The fleet is much smaller now, but shades of those supporting businesses – Cape Pond Ice, Rose Marine, Fisherman’s Wharf – remind a you this is still a fishing town where visitors experience a lively variety of Italian and Portuguese culture, a working waterfront, a frothy local beer, and the best plate of crispy fried haddock on the planet. Where there are fishing boats and seagulls, there are artists and summer homes. Gloucester has those too.

Across the harbor from the city is Eastern Point, which, like Manchester, is home to the grander Gloucester addresses, where 19th-century Boston elites like Isabella Stewart Gardner and Celia Beaux once summered. The Beauport Museum — a National Historic Landmark — is a wonderful Eastern Point visit, giving you a glimpse into the imagination of the home’s original owner, Henry Davis Sleeper, who spun his personal wealth into this revelry of architecture and design: each room is uniquely themed and decorated. One easily images the pleasure Sleeper found entertaining the wealthy Eastern Point summer community in this eclectic harborside estate.

Just as wealthy Bostonians, escaping the city heat, flocked to Eastern Point to enjoy its summer breezes, artists were flocking to a different Gloucester point, Rocky Neck, known also as the Rocky Neck Cultural District. The seaside light refracting off granite and the views of narrow streets and fishermen’s cottages are artists’ gold here. Winslow Homer, Fairfield Porter, and Edward Hopper set up easels here, as artists still do. Rocky Neck retains its whimsical artistic airs and is a great place to pass a summer evening with drinks and dinner at The Studio and then a gallery stroll. Summer theater is a tradition here in the form of Gloucester Stage, a cherished part of the artist community that often premieres works headed to off-Broadway, Broadway, and beyond. There are classics, too, performed by summering professional actors and actresses.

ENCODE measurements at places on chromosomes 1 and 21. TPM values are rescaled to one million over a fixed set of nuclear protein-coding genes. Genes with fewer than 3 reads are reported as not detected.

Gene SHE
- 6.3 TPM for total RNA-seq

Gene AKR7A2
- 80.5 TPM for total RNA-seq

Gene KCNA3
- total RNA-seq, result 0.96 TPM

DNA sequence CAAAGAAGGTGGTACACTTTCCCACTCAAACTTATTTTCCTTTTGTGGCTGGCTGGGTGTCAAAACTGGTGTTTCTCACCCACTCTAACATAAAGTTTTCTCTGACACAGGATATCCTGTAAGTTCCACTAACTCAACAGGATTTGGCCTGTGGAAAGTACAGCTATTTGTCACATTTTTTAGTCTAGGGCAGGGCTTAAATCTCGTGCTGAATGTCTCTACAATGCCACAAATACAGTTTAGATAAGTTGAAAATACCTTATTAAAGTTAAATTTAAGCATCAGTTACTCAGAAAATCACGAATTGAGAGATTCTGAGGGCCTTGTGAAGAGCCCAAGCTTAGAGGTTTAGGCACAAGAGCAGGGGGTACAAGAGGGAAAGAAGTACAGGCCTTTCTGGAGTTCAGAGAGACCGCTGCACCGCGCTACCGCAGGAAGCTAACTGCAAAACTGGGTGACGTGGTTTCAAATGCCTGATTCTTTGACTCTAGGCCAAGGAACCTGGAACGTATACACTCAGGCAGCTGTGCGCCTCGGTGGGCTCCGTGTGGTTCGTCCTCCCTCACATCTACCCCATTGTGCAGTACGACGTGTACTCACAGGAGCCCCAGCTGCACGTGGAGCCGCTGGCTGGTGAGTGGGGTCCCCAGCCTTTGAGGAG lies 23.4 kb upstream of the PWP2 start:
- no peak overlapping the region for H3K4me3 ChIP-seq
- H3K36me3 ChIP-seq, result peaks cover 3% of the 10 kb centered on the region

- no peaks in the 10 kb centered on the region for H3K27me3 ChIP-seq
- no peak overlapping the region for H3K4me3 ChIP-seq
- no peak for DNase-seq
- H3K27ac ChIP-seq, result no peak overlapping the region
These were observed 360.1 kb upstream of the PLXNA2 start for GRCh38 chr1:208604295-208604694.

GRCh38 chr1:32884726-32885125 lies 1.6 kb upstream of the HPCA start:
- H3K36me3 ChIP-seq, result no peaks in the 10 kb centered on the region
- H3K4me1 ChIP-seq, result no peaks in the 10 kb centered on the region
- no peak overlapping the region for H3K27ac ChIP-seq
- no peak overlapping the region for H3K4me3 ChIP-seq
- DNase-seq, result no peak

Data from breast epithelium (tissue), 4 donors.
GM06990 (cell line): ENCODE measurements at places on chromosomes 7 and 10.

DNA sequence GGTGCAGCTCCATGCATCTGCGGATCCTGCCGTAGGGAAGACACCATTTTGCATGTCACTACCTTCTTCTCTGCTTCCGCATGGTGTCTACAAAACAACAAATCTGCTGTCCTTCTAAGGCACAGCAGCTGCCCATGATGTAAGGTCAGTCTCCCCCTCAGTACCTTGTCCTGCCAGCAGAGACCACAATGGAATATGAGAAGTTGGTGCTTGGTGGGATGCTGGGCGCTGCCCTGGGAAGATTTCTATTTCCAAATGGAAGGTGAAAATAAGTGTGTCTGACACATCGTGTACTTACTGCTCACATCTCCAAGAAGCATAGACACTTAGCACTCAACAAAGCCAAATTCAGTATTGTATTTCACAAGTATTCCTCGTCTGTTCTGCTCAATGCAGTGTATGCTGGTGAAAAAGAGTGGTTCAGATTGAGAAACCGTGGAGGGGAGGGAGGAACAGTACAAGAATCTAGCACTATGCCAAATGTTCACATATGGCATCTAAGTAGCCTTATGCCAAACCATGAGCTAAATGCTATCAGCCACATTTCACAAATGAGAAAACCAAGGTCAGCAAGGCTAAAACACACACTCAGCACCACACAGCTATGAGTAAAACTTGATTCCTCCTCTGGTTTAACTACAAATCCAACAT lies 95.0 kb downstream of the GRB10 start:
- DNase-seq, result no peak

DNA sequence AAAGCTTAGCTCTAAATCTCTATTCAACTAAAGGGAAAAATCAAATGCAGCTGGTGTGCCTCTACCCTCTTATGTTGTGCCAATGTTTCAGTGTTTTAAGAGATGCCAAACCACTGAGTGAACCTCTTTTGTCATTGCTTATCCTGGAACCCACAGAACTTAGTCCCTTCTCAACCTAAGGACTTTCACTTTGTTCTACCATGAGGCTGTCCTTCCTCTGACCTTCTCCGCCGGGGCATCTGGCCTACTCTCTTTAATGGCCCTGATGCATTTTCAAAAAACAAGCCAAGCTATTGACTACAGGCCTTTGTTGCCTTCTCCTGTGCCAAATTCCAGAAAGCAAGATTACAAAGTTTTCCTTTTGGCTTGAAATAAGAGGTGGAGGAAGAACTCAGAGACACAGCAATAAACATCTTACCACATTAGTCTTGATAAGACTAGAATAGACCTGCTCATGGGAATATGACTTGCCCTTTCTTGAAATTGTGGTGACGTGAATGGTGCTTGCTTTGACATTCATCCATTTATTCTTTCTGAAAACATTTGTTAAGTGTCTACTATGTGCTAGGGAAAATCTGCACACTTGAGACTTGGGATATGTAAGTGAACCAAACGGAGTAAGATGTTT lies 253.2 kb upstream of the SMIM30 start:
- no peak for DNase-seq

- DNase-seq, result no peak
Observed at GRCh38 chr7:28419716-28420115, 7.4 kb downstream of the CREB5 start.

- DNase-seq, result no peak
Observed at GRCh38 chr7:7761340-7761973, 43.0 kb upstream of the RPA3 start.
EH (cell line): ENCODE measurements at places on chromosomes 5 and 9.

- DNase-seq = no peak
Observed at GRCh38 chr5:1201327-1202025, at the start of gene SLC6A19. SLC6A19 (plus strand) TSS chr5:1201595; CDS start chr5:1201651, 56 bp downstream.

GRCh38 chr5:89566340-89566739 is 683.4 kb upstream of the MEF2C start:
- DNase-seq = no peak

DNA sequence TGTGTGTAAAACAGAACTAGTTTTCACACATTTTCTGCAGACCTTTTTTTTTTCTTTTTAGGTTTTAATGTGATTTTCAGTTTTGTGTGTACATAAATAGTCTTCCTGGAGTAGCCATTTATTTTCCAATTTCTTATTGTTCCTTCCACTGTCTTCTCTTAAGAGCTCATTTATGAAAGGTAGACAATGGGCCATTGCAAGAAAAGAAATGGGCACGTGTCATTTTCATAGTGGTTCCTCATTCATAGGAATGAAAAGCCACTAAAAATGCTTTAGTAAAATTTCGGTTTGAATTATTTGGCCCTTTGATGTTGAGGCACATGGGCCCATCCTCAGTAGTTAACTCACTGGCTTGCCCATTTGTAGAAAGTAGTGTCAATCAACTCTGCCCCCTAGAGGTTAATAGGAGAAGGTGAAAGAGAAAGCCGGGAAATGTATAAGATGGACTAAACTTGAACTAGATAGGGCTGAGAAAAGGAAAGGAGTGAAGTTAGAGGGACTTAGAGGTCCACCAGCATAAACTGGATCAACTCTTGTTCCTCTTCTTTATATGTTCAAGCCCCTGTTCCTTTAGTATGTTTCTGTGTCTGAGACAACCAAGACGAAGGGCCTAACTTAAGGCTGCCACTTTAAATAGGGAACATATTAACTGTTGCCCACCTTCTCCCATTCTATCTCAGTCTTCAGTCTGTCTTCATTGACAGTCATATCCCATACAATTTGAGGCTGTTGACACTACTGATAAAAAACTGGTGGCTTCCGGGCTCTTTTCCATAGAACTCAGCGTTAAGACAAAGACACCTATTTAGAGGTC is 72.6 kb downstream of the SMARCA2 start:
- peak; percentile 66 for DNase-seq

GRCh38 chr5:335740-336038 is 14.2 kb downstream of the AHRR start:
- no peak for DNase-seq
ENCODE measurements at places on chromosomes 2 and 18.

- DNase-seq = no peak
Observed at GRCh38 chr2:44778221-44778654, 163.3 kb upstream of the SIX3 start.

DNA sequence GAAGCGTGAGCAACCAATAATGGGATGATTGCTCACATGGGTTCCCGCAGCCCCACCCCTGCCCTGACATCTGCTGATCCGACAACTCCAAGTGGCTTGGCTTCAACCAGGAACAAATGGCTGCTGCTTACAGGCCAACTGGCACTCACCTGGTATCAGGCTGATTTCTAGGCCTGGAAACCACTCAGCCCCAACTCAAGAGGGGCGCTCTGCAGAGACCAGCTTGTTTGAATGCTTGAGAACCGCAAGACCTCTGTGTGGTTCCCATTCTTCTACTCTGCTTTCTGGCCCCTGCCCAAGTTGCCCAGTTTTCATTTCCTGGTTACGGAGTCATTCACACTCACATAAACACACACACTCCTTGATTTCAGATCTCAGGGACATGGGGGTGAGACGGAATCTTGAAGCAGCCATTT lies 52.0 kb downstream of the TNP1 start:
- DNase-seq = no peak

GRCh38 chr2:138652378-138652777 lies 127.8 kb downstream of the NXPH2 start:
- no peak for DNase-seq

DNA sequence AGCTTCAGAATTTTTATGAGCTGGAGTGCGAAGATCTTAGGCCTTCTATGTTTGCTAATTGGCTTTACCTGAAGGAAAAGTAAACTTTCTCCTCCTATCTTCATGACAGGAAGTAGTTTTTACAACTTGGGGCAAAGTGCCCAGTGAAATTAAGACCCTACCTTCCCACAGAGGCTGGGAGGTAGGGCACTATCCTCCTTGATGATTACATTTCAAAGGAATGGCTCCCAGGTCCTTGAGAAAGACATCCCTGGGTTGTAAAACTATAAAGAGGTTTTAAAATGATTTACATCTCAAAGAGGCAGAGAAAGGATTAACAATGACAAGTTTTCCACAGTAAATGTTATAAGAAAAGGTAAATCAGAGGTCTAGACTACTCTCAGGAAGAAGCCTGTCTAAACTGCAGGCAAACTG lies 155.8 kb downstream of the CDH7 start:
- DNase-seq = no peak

The historic Tarr and Wonson Paint Manufactory sits at the entrance to Glouchester Harbor. (Courtesy: Cape Ann Chamber of Commerce)

Just down the street from Gloucester Stage is Duckworth’s Bistrot, owned by Ken and Nicole Duckworth. One of the most coveted dinner reservations in town is for a table for two at this intimate restaurant. Ken is a French-trained chef making bistro food with local North Shore ingredients. Nicole makes the desserts. Duckworth’s Bistrot is where Cape Anners go for anniversaries, birthdays, and for any reason at all. Even the seats at the bar are coveted.

 

The seaside light refracting off
granite, the views of narrow streets
and fishermen’s cottages are
artist’s gold here.

The people who live on Cape Ann trace a regular local food route, stopping first at Alexandra’s Bread, a tin-ceilinged storefront with a baguette that would crack a smile on the iciest Parisian fashion model. Their olive branches studded with meaty black olives, their simple, ciabatta-like cobbles are so delicious that no one gets home without breaking into a warm one.

The next local stop would be Pastaio via Corta — “Pasta on a short street” — for handmade fresh pasta made with artisanal flours. The filled pastas include local cheeses and produce from nearby farms. A little tired and hungry from shopping? Sandpiper Bakery is right around the corner, where owner Susanne Clermont bakes croissants, brioche, and a devilish variety — just too many to choose — of French-style pastries all by hand. It is the perfect breakfast, snack, or lunch pause, with cafe tables and dark roast coffee.